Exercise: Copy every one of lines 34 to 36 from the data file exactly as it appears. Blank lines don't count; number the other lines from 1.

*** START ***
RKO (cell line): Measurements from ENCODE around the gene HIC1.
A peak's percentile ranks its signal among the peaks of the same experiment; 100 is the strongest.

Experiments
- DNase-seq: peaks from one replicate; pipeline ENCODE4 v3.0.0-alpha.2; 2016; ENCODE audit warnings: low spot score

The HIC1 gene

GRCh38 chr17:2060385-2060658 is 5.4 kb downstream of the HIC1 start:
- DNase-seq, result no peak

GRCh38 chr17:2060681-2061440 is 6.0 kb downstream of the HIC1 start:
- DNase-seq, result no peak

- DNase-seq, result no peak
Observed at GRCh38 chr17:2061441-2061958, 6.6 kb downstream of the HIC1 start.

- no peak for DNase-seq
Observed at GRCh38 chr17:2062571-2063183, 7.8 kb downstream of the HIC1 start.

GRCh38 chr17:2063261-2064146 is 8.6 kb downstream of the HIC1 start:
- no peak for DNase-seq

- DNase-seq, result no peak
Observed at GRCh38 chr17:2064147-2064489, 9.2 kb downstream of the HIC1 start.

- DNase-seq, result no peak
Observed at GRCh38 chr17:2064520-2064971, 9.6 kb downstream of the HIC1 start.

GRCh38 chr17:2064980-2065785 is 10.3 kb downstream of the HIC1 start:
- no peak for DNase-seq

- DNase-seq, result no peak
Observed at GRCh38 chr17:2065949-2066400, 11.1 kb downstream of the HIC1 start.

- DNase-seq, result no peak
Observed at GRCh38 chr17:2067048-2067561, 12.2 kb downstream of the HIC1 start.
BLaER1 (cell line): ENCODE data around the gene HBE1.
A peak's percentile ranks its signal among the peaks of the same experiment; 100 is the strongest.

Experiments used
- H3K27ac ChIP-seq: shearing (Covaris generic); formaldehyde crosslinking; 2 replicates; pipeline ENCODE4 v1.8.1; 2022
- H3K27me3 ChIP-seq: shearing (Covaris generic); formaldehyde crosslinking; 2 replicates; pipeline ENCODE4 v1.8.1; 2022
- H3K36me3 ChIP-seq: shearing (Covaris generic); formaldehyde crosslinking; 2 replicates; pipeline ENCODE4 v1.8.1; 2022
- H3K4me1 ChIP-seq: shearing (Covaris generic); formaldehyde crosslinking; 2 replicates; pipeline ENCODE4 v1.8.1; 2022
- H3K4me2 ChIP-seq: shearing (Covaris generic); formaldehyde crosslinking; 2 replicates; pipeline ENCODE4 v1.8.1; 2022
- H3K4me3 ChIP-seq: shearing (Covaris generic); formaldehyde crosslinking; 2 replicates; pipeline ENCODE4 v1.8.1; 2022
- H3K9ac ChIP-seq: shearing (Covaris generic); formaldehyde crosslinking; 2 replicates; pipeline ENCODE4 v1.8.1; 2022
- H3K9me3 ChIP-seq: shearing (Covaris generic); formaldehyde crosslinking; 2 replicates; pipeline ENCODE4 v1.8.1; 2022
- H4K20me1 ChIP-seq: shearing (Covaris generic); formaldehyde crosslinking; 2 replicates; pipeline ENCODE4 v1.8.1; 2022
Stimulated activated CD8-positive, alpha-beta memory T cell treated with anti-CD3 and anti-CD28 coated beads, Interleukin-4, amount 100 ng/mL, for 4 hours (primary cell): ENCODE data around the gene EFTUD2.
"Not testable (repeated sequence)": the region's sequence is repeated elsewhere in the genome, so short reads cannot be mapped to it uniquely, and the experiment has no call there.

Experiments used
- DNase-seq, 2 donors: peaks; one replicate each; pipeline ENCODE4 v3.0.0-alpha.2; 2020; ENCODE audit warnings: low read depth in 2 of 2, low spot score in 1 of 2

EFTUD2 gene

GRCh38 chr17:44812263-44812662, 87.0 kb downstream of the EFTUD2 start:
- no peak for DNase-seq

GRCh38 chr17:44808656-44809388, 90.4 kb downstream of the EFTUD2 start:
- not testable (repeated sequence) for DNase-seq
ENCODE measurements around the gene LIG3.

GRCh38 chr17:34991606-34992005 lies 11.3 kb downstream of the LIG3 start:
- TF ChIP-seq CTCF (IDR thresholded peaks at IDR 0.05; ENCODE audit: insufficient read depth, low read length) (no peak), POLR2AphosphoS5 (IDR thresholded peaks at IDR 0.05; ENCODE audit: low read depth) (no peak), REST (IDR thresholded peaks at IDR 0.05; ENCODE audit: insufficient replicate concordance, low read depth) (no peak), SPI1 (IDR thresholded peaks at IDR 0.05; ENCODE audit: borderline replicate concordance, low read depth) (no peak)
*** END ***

- H3K4me3 ChIP-seq: shearing (Covaris generic); formaldehyde crosslinking; 2 replicates; pipeline ENCODE4 v1.8.1; 2022
- H3K9ac ChIP-seq: shearing (Covaris generic); formaldehyde crosslinking; 2 replicates; pipeline ENCODE4 v1.8.1; 2022
- H3K9me3 ChIP-seq: shearing (Covaris generic); formaldehyde crosslinking; 2 replicates; pipeline ENCODE4 v1.8.1; 2022